SCOMN: Globe U, Minn. School Of Business Must Void Student Loans

Barsaba Taglieri
Luglio 27, 2017

This ruling comes on the heels of last year's court action, wherein the Hennepin County District Court ruled the companies violated state consumer fraud laws when students enrolled in a criminal justice program "that did not prepare them to become police officers or probation officers". The schools had charged as much as 18 percent interest on the loans, which ranged from $42,000 for a two-year degree to $89,000 for a four-year degree.

Loans made without a license in Minnesota are considered null and void, and the debtor is not required to pay them back.

The Attorney General's Office says companies must obtain a lender's license from the Minnesota Department of Commerce before issuing loans.

Those decisions led most of Globe and the Minnesota School of Business campuses to close, but some were taken over by other institutions.

MSOB and Globe University called this product a "loan" at least 45 times in a loan contract with students, but claimed in court the product was not a loan but an "open-end consumer credit plan". The university ended up shutting down that criminal justice program previous year. In a statement, a representative of the schools said they were "disappointed" with the ruling. Lower courts initially agreed with that decision and the state's allegation of illegal loans was thrown out of the lawsuit.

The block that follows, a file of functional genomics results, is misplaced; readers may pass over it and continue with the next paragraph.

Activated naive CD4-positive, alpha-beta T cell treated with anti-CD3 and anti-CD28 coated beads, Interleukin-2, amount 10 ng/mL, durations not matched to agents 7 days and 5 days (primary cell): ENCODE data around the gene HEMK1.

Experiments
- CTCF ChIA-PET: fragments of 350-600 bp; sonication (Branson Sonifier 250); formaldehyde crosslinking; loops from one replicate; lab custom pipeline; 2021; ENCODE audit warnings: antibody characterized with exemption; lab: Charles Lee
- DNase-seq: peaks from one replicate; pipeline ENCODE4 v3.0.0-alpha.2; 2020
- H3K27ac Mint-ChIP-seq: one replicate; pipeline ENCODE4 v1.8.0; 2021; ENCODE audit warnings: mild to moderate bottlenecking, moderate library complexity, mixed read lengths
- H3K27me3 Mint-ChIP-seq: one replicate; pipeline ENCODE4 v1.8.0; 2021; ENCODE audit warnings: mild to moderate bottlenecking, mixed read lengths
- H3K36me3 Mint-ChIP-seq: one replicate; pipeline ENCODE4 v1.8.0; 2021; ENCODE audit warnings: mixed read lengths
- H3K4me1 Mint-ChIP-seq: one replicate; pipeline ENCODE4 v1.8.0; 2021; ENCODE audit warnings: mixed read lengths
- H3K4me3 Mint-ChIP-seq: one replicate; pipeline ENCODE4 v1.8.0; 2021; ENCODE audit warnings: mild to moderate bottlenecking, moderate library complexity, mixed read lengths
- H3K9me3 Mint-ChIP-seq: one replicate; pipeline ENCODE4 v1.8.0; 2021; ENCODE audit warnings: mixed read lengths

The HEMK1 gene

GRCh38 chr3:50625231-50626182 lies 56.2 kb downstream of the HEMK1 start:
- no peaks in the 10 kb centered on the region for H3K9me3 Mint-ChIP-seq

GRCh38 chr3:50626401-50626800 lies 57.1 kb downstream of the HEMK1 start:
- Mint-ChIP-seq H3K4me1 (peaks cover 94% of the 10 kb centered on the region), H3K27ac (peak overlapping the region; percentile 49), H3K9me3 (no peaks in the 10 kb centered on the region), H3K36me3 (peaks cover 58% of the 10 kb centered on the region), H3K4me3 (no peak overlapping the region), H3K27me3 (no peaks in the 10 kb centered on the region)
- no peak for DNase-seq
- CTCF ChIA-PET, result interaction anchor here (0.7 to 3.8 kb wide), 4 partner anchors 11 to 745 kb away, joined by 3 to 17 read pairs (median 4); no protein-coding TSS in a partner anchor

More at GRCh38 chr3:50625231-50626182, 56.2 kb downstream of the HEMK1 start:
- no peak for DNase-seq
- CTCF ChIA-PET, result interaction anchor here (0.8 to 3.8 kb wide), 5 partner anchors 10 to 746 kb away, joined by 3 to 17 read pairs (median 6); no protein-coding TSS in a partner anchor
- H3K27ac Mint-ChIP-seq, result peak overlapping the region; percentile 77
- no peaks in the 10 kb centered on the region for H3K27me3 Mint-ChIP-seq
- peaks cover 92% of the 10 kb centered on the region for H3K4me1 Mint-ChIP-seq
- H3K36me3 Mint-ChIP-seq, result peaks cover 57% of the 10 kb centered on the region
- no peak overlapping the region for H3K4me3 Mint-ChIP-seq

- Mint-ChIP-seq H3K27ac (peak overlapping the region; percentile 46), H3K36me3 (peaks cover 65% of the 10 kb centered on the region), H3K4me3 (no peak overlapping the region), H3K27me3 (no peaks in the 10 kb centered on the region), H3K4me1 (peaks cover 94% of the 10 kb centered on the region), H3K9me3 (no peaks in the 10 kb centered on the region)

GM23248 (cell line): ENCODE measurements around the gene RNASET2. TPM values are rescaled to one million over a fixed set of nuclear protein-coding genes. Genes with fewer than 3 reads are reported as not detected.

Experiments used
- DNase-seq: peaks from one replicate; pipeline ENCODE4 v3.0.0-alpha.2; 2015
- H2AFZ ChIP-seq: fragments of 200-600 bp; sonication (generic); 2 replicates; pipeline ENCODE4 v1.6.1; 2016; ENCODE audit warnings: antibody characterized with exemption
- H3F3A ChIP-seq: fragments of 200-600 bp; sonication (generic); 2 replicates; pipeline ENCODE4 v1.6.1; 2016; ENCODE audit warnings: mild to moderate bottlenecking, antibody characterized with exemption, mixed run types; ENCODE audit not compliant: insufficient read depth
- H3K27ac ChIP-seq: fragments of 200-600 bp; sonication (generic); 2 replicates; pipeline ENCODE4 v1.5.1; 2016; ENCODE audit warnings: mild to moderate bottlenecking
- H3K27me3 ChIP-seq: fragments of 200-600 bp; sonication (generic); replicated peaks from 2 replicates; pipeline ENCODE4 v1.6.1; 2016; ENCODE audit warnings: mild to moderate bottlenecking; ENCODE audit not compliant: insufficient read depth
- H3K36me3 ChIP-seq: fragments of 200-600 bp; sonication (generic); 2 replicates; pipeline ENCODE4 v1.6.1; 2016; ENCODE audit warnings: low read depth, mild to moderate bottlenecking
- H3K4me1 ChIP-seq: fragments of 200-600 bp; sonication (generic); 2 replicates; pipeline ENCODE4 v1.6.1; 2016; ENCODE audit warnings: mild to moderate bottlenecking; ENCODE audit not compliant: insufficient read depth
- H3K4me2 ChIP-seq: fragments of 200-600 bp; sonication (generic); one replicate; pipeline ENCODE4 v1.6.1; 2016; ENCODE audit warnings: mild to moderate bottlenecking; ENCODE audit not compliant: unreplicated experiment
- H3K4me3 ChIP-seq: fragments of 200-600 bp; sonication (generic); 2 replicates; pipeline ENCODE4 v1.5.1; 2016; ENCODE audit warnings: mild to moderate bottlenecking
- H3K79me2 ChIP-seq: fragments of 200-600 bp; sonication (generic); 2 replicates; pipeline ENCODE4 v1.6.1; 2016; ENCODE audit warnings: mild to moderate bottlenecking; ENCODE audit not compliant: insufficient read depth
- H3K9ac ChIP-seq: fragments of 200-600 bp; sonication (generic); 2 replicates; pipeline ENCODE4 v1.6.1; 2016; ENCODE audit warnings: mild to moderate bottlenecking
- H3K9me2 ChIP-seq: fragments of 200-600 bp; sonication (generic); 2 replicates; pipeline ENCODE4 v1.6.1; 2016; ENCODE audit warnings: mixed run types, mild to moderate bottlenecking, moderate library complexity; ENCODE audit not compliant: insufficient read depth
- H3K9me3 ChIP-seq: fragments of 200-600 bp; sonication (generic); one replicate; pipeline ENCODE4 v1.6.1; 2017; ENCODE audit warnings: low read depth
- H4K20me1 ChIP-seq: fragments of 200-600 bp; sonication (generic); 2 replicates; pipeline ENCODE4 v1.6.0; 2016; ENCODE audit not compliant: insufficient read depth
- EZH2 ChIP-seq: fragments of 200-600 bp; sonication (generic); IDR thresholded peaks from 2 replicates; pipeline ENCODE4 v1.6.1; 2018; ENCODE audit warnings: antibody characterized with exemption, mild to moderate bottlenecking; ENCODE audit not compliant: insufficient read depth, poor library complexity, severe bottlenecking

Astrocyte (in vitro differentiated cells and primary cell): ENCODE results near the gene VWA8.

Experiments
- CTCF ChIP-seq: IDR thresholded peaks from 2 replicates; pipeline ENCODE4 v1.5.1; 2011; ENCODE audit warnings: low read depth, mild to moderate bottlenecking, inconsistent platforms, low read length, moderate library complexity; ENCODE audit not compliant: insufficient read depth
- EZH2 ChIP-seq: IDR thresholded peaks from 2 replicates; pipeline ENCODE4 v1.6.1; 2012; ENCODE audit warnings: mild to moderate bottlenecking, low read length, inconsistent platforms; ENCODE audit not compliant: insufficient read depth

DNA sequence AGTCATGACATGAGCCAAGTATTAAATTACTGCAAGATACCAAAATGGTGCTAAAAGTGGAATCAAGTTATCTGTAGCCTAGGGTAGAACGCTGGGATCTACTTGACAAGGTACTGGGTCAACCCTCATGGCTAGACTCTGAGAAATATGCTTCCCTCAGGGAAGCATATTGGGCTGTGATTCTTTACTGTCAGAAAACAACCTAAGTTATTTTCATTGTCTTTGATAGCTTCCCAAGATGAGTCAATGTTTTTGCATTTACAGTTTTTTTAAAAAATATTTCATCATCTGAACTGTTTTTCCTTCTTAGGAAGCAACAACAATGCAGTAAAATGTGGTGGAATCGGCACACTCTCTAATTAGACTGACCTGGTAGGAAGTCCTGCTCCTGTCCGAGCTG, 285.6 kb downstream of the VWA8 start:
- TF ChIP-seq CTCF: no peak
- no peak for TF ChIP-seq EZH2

Minnesota law requires student loan interest rates to be capped at 8 percent.

The attorney General is confident the Supreme Court will order Globe to void all loans, which would mean no repayment for loans made after 2009 and those who have paid back the loans will likely get their money back.

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